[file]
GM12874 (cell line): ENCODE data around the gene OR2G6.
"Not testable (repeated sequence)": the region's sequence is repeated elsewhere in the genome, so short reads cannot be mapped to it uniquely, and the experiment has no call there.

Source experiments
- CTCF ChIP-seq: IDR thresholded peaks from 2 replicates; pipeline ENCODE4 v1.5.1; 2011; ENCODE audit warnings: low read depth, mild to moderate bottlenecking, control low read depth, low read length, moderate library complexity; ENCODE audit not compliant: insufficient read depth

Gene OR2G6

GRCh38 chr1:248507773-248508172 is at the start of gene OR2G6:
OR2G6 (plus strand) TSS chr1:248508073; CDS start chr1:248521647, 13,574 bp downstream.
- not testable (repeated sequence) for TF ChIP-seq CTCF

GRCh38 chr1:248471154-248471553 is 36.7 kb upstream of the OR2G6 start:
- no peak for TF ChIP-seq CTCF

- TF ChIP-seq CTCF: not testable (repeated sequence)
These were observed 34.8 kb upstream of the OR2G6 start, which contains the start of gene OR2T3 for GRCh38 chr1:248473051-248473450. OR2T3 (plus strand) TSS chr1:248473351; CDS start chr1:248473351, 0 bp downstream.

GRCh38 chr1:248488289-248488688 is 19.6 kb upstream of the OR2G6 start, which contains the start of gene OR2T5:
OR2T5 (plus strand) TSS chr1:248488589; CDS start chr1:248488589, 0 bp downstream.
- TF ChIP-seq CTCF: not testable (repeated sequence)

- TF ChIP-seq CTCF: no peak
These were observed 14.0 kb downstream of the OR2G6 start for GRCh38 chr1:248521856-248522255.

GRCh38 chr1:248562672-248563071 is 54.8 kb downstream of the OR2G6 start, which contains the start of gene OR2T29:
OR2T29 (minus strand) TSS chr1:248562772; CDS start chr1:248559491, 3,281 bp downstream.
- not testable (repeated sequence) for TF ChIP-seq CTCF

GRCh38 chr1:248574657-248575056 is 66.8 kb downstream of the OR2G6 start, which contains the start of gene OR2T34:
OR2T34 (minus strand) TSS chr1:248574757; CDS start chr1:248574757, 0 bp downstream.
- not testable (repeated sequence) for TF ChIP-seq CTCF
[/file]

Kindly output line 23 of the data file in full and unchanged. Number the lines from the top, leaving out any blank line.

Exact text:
- not testable (repeated sequence) for TF ChIP-seq CTCF